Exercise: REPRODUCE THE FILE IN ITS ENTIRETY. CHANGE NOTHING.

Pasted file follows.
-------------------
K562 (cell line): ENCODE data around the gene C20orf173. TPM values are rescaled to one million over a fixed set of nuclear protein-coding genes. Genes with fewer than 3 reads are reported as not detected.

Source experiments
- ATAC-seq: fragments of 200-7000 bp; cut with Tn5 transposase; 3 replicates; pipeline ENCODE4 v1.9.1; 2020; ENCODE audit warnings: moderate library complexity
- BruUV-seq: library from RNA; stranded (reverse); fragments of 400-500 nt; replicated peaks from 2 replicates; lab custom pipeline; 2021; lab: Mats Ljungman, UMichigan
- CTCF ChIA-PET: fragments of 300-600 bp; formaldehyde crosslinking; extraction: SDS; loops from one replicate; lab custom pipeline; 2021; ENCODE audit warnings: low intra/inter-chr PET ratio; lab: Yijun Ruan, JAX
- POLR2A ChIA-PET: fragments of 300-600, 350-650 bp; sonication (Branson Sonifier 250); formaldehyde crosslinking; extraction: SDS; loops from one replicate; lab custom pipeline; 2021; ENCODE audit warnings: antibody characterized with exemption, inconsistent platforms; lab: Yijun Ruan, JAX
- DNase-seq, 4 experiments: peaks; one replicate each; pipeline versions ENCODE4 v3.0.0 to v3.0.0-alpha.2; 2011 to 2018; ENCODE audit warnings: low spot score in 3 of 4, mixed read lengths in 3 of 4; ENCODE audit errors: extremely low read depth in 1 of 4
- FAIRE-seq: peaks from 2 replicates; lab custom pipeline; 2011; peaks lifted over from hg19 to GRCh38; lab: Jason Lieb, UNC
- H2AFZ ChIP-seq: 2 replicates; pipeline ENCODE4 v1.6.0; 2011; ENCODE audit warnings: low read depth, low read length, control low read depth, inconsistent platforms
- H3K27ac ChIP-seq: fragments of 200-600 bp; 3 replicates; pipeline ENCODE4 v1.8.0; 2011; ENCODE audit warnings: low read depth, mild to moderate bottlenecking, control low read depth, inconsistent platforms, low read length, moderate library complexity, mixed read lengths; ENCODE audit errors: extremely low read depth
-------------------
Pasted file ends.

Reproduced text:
K562 (cell line): ENCODE data around the gene C20orf173. TPM values are rescaled to one million over a fixed set of nuclear protein-coding genes. Genes with fewer than 3 reads are reported as not detected.

Source experiments
- ATAC-seq: fragments of 200-7000 bp; cut with Tn5 transposase; 3 replicates; pipeline ENCODE4 v1.9.1; 2020; ENCODE audit warnings: moderate library complexity
- BruUV-seq: library from RNA; stranded (reverse); fragments of 400-500 nt; replicated peaks from 2 replicates; lab custom pipeline; 2021; lab: Mats Ljungman, UMichigan
- CTCF ChIA-PET: fragments of 300-600 bp; formaldehyde crosslinking; extraction: SDS; loops from one replicate; lab custom pipeline; 2021; ENCODE audit warnings: low intra/inter-chr PET ratio; lab: Yijun Ruan, JAX
- POLR2A ChIA-PET: fragments of 300-600, 350-650 bp; sonication (Branson Sonifier 250); formaldehyde crosslinking; extraction: SDS; loops from one replicate; lab custom pipeline; 2021; ENCODE audit warnings: antibody characterized with exemption, inconsistent platforms; lab: Yijun Ruan, JAX
- DNase-seq, 4 experiments: peaks; one replicate each; pipeline versions ENCODE4 v3.0.0 to v3.0.0-alpha.2; 2011 to 2018; ENCODE audit warnings: low spot score in 3 of 4, mixed read lengths in 3 of 4; ENCODE audit errors: extremely low read depth in 1 of 4
- FAIRE-seq: peaks from 2 replicates; lab custom pipeline; 2011; peaks lifted over from hg19 to GRCh38; lab: Jason Lieb, UNC
- H2AFZ ChIP-seq: 2 replicates; pipeline ENCODE4 v1.6.0; 2011; ENCODE audit warnings: low read depth, low read length, control low read depth, inconsistent platforms
- H3K27ac ChIP-seq: fragments of 200-600 bp; 3 replicates; pipeline ENCODE4 v1.8.0; 2011; ENCODE audit warnings: low read depth, mild to moderate bottlenecking, control low read depth, inconsistent platforms, low read length, moderate library complexity, mixed read lengths; ENCODE audit errors: extremely low read depth